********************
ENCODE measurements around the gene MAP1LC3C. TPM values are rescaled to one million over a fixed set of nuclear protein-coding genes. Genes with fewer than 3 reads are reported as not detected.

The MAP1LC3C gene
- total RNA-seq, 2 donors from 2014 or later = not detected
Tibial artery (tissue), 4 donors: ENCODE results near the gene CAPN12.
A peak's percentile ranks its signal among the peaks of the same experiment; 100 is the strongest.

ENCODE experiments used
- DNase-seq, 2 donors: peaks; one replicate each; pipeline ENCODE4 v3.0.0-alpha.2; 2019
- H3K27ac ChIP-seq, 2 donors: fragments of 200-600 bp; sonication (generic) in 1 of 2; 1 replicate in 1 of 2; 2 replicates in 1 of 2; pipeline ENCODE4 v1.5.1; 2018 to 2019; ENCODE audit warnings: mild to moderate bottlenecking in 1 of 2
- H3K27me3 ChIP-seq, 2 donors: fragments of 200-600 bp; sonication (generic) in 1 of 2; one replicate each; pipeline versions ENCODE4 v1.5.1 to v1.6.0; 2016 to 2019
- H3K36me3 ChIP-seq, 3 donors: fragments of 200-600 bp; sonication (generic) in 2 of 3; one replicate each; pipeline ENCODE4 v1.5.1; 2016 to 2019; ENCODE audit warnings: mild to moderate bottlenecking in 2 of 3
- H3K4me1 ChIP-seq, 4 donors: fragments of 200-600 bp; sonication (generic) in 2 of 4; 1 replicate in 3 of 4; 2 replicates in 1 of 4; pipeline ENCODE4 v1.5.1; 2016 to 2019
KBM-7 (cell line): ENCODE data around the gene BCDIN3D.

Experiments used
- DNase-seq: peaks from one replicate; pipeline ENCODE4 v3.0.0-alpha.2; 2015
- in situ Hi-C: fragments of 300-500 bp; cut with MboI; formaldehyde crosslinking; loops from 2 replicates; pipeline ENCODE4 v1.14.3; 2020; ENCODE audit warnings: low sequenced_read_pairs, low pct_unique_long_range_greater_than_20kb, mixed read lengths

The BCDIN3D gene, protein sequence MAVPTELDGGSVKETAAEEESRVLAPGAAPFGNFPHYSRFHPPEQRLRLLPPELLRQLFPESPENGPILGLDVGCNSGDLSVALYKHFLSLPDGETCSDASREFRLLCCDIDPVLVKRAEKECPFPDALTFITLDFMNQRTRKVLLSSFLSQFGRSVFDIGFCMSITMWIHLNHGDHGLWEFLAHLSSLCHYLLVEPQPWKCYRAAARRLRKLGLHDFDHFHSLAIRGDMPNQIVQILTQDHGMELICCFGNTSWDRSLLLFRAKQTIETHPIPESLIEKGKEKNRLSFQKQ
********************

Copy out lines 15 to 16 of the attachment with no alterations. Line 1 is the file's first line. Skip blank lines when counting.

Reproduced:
- in situ Hi-C: fragments of 300-500 bp; cut with MboI; formaldehyde crosslinking; loops from 2 replicates; pipeline ENCODE4 v1.14.3; 2020; ENCODE audit warnings: low sequenced_read_pairs, low pct_unique_long_range_greater_than_20kb, mixed read lengths

The BCDIN3D gene, protein sequence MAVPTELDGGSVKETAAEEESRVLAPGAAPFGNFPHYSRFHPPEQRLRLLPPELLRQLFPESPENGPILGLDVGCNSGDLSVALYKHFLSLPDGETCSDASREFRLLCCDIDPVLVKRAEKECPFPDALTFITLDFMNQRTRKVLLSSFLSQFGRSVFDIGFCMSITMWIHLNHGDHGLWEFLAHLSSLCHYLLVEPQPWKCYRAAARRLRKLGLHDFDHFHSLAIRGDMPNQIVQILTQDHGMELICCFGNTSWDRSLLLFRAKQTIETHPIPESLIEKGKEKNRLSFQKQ